Writing memoir helped me deal with grief

As I am inching toward December 31, which would be my son Paul’s forty-seventh birthday, I think it makes sense to revisit some of the tools I used in dealing with the grief I felt after his death and still feel now. Memoir writing and writing in general were/are a huge help. Maybe that’s why I’ve turned to memoir again. I’m almost twenty thousand words along on a new one; however it’s not about Paul, as my memoir, published in 2011, Leaving the Hall Light On: A Mother’s Memoir of Living with Her Son’s Bipolar Disorder and Surviving His Suicide, is. Here’s a piece I wrote early on about how writing memoir, journal entries, and poetry all worked for me. In fact, everything I wrote in the piece below still applies today. How Memoir Writing Helped Me Deal with Grief I signed up for a writing class three months after my son Paul’s death. We sat in the instructor’s living room on couches and big easy chairs in a comfortable and forgiving atmosphere. Each week the instructor told us t … [Read more...]

Journaling – one of the greatest investments of my life

Dawn Herring, creator of the #JournalChat Live Facebook Group, and my journaling mentor, has started off 2016 with a #JournalChat Live open house. She has asked us to share if journaling has been one of the greatest investments in our lives. Dawn says, We keep journals to express ourselves, to create positive change, and become more personally empowered, right? So, we may see journaling as one of the Greatest Investments of our lives AND/OR, we may have experienced clarity and clear direction as a RESULT of our journaling practice that has led us to something that truly changed our lives for the better. Her statement is indeed true for me. Here is why. My Journaling My Greatest Investment By Madeline Sharples During lunch with a new friend last week, she asked me about my writing projects. I shared that I am writing a lot of poetry these days and that I'm also revising my novel for about the 15th time. Then I told her I journal every day. That made her back straighten and … [Read more...]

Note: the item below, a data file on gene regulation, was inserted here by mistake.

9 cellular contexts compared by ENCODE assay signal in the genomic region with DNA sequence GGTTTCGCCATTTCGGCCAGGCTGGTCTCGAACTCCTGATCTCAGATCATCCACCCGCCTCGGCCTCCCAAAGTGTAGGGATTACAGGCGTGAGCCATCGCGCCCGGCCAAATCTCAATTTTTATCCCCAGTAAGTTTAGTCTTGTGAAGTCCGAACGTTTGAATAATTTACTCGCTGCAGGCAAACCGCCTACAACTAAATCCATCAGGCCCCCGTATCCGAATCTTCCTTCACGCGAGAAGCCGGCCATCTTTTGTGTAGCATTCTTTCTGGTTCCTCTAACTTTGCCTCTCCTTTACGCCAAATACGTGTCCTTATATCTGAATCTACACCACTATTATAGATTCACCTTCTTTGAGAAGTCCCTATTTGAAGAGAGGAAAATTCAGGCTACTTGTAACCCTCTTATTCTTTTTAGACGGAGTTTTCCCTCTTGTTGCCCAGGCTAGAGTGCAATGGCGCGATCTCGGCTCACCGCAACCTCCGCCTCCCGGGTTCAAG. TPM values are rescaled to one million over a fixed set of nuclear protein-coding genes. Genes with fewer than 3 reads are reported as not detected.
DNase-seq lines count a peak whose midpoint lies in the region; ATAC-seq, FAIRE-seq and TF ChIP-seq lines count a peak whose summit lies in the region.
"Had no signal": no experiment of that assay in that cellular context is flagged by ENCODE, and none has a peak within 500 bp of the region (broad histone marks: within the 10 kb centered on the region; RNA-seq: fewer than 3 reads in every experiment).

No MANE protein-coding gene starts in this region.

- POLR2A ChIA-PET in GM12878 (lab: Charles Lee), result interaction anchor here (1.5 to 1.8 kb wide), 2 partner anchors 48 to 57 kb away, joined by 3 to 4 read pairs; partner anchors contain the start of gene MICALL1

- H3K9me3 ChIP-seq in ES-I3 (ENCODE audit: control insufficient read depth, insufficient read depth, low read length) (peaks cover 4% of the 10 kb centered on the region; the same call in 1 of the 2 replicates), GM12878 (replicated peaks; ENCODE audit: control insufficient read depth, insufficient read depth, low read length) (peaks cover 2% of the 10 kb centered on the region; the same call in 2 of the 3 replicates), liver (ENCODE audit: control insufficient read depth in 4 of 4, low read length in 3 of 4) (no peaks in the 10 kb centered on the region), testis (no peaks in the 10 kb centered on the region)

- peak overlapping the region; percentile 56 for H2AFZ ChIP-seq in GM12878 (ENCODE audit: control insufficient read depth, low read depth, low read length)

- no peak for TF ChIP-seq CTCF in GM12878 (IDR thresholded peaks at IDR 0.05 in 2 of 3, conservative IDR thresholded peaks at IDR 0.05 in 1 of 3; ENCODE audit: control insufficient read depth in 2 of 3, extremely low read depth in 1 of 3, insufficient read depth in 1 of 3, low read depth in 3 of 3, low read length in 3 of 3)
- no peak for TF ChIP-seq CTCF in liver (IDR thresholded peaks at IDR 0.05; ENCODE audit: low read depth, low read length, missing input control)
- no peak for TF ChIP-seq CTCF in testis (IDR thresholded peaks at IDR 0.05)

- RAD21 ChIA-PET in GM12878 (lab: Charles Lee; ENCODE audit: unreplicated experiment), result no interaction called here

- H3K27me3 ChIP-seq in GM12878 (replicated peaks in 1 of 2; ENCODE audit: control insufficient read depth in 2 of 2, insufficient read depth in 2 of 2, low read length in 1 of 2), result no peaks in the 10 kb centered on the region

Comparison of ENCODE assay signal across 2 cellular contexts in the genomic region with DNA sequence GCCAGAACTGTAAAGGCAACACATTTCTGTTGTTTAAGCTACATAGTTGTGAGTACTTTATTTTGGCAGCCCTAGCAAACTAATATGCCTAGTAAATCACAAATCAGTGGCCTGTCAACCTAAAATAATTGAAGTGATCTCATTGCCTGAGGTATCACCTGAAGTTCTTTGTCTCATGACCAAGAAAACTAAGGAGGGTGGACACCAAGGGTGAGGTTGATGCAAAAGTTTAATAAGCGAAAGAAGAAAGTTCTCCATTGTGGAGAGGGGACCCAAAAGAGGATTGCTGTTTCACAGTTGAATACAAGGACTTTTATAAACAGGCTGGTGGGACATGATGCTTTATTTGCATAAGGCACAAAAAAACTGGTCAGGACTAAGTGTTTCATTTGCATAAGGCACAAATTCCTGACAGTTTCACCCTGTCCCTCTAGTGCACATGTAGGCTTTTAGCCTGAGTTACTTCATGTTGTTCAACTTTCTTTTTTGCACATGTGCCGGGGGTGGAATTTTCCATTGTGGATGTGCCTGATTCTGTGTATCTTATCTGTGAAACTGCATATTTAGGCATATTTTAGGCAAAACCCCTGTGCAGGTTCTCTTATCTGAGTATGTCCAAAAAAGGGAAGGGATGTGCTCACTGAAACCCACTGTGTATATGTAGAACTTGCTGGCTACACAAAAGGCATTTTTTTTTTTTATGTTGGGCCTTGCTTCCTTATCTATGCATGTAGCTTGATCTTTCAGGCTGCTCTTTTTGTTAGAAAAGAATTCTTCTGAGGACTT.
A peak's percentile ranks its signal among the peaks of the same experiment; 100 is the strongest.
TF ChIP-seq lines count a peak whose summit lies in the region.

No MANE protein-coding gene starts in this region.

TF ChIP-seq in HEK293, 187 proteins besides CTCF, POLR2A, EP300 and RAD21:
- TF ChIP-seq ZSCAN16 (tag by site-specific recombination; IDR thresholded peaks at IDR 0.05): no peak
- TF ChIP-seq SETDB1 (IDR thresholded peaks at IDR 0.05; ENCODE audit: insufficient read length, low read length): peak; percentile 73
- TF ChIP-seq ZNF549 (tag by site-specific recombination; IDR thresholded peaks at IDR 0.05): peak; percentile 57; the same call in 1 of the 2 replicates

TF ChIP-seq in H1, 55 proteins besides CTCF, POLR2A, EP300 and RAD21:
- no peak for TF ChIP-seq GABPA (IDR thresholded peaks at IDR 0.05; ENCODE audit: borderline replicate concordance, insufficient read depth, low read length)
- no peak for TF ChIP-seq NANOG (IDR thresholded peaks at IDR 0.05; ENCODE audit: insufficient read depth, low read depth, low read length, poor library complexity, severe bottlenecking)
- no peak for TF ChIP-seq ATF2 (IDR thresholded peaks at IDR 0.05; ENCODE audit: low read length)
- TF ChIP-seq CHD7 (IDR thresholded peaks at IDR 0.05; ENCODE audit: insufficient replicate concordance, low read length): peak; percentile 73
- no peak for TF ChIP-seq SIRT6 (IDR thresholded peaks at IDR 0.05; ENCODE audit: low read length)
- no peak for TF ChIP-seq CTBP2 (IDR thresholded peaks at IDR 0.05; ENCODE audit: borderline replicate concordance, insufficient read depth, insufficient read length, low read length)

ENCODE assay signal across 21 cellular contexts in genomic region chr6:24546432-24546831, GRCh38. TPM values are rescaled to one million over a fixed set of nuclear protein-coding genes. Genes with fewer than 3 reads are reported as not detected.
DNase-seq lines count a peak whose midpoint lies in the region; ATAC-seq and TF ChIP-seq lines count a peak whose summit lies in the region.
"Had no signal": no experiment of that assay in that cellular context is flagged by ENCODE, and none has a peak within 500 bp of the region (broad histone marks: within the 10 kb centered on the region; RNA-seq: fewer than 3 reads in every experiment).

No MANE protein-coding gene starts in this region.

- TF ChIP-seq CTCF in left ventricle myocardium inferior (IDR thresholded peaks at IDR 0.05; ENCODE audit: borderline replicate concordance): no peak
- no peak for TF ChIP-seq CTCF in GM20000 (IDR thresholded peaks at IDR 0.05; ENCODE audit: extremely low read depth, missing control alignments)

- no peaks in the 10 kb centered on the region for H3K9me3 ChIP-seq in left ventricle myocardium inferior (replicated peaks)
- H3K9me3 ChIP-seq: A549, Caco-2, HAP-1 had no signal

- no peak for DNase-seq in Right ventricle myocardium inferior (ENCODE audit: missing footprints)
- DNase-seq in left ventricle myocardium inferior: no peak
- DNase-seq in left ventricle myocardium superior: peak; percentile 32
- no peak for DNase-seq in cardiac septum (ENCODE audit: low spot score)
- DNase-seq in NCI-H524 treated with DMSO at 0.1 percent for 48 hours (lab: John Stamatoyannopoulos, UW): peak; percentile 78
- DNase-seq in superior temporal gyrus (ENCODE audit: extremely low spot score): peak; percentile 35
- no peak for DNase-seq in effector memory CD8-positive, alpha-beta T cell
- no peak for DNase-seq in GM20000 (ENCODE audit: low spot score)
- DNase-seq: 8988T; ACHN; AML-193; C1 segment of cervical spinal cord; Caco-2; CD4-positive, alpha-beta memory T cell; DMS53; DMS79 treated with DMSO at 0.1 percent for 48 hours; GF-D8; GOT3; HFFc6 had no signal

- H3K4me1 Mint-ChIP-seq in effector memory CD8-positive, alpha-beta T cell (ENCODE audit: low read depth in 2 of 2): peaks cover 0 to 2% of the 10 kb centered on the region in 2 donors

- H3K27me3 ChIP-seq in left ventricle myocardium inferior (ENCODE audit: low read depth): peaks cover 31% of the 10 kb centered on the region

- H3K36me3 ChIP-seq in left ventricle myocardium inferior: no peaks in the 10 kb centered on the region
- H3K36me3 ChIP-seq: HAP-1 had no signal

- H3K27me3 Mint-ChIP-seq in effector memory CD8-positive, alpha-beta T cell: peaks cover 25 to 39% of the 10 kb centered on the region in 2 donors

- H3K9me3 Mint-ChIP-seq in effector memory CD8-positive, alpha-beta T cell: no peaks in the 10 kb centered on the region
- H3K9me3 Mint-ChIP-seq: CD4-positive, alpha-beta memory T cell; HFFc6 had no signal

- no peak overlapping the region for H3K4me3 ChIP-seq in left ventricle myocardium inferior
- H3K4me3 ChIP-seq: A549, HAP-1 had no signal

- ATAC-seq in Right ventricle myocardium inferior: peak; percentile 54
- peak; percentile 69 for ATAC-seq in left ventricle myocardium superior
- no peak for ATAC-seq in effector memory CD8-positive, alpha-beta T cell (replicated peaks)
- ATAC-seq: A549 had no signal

How my memoir came to be

I wrote the following piece a little over a year ago for the Women's Writing Circle. I'd like to share it with you now. When I Knew I Had A Memoir I returned to writing regularly when our son Paul was diagnosed with bipolar disorder in March 1993. He had just turned 21 and was a senior at the New School in New York City. Early on during his illness I read The Artist's Way by Julia Cameron (Jeremy P. Tarcher/Putnam, 1992), and her suggestion to write morning pages resonated with me. Because I was employed full-time then, I didn't always write in the morning, but I always finished my three pages before the end of the day. So writing about my son's bipolar disorder and later about his 1999 suicide death became my therapy. Writing during the most stressful time of my life became an obsession and a balm. It gave me a way to organize my fears, pain, and thoughts. Besides journaling I began to take writing workshops at the UCLA Extension Writers Program and Esalen Institute in … [Read more...]